The Solomon R. Guggenheim Foundation announced that an independent, 11-member jury has unanimously selected six concept designs for the Helsinki Guggenheim museum that will rise on the Finnish capital waterfornt.
After commissioning iconic buildings by Frank Lloyd Right and Frank Gehry, the selected proposals offer new perspectives on museum architecture and represent both emerging and established architectural practices.
The competition attracted over 1.700 submissions from more than 77 countries. The Jurors’ goal was to identify the proposals that showed the most promise in developing into outstanding designs during the second phase of the competition.
Even if the projects are indentifiable only by an anonymous submission code, the names of the finalists have been revealed: AGPS Architecture Ltd. (Zurich and Los Angeles), Asif Khan Ltd. (London), Fake Industries Architectural Agonism (New York-Barcelona-Sydney), Haas Cook Zemmrich STUDIO2050 (Stuttgart, Germany) Moreau Kusunoki Architect (Paris) and SMAR Architecture Studio (Madrid and Western Australia).
GH-76091181 comprises a ring of slender, sculptural towers faced with timber shingles gathered around a cathedral-like central space. The towers, with their play of light and shadow, create an architectural beacon, visible by land or sea, while the sheltered central space will host public events on the waterfront. Exhibition galleries are housed in timber cabinets stacked within the towers. Bridges connecting the towers offer respite space for visitors between experiencing art and offer new viewing points over the city and harbor.
GH-5631681770 reconfigures circulation and use of the East and West Harbors to establish an area of industrial activity and an area of cultural activity. In a critical shift from the idea of a building as static object to a building that accommodates the flux of daily life, a city street runs through the interior of the museum, opening it to appropriation by the citizens and creating a combination of programs: a museum program and an unpredictable street program, in which visitors may become productive and creative users of the space.
GH-04380895 links the museum to the rest of the city thanks to a pedestrian footbridge, a promenade along the port, a food hall and a market during the warm months. The museum programs are housed in pavilion-scale buildings treated as independent, fragmentary volumes within this landscape, allowing for a strong integration of outdoor display and event spaces with interior exhibition galleries. The ensemble is made to stand out from afar by being composed around a landmark tower.
GH-121371443 drapes a skin of textured glass panels over a bar-like, two-story interior structure, creating an environmentally sustainable public space between the facade and the gallery volumes. In an unusual innovation, an intelligent glass wrapper makes the building sustainable is the element that distinguishes the project visually, giving the building an ethereal presence. Within the building, an annex for the work of younger Nordic artists is paired with a market hall, and a service pavilion encloses a sculpture garden.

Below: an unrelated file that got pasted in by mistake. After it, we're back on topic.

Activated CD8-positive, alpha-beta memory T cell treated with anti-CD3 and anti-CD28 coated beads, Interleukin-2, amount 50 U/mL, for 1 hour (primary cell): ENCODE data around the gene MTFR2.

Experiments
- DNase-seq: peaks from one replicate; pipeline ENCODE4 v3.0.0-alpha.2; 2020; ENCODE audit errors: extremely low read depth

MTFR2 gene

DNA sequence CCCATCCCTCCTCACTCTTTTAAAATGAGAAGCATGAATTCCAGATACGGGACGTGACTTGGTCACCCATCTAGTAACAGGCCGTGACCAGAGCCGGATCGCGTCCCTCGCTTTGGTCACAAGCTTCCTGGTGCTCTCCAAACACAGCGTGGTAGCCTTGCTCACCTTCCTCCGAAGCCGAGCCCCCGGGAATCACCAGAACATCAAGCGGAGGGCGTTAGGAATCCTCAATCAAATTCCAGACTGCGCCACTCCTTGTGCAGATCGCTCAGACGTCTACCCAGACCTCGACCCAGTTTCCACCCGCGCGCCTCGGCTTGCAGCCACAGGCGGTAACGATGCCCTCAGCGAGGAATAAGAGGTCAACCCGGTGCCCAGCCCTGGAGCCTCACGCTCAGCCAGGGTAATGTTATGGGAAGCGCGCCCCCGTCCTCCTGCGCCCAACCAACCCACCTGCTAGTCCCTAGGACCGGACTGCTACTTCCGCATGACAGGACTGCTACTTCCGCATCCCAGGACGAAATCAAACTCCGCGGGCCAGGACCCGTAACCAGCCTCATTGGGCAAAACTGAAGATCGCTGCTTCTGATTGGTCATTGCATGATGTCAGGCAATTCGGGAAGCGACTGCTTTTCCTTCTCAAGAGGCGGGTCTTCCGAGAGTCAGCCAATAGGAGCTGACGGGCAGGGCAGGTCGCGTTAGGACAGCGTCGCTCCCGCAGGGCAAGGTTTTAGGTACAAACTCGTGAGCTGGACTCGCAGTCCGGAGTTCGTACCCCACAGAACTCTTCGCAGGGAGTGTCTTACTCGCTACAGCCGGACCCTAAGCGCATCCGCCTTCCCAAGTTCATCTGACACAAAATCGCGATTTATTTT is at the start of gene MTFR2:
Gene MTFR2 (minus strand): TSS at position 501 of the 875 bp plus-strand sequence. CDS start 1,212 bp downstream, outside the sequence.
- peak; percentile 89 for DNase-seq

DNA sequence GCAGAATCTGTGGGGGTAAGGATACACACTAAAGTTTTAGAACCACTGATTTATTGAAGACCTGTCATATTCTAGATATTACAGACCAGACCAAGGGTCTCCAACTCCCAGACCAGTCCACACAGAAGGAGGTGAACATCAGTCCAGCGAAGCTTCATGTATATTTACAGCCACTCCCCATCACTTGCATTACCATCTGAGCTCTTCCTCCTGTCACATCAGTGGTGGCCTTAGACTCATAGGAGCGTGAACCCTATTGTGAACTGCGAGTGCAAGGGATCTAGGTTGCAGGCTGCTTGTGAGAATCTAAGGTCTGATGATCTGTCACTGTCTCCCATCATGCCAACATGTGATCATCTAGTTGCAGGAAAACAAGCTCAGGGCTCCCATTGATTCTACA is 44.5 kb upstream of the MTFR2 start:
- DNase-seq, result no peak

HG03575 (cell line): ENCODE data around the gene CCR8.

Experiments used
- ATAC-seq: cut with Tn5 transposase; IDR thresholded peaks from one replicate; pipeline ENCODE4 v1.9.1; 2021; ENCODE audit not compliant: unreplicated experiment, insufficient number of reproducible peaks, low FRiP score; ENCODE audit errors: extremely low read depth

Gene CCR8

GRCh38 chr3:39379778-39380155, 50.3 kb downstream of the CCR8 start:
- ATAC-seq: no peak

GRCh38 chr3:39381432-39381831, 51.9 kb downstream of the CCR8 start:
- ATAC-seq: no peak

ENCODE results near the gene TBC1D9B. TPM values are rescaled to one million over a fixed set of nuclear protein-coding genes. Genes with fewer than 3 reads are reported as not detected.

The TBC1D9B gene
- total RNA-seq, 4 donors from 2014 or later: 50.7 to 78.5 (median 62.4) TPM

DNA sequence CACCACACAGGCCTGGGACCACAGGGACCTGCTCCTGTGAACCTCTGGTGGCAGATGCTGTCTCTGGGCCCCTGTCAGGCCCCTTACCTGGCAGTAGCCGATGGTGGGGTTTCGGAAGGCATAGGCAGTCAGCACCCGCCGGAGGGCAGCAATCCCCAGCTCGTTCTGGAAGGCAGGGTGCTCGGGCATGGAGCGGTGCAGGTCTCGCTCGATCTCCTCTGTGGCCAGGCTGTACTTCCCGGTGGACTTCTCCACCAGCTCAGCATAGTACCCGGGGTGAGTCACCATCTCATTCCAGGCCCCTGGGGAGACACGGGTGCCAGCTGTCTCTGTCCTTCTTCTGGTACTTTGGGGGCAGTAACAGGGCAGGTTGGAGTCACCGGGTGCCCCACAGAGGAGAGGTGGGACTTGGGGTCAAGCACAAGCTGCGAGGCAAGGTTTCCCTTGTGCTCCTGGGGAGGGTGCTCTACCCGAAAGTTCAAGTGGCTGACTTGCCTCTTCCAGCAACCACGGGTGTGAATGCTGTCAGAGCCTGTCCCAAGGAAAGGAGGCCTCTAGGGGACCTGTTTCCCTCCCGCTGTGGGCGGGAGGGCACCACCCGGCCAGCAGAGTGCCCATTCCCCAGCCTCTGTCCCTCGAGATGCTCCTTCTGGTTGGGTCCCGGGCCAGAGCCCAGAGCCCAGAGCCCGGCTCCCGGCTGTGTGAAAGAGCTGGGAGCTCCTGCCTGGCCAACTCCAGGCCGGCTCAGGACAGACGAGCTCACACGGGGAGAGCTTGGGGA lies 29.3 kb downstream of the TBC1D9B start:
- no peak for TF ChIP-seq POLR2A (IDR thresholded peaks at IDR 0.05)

GH-1128435973 creates two facilities in dialogue with each other. The ground floor is an adaptive reuse of the existing Terminal, conceived as a public space that extends the pedestrian boardwalk into the building. This is a place for education, civic activity, and incubating ideas. The second floor is an exhibition hall on stilts, which hovers above the terminal building. The long rectangular volume offers a flexible space for all types of exhibitions and adheres to the notion of a museum as a space apart.
GH-5059206475 reuses the laminated wood structure of the exixiting terminal to rebuild a wooden volume that exactly follows the geometry of the original and preserves the current views. Within this structure the project creates 31 rooms of different sizes. This rigid set of spatial conditions is combined with a deliberate distribution of climates based on the program and principles of sustainability, with each room acclimatized independently so that the galleries together form a “thermal onion.”
The competition jury was selected by the Guggenheim, the State of Finland, the City of Helsinki, and the Finnish Association of Architects (SAFA). Mark Wigley, Professor and Dean Emeritus of the Graduate School of Architecture, Planning and Preservation of Columbia University, serves as chair.
Mark Wigley said, “Each of the finalists offers a distinctive and original way to create new public space for Helsinki, and each challenges the Guggenheim to develop unprecedented models of museum programming”.
The official jury statement notes that, “The final shortlist encompasses a number of different scenarios: but the single theme, which linked the chosen six, and united the jury, was the impulse to expand the idea of what a museum can be”.
The shortlisted concept designs will receive further briefing and develop their concept designs during Stage Two of the competition. The winner will be announced in june 2015.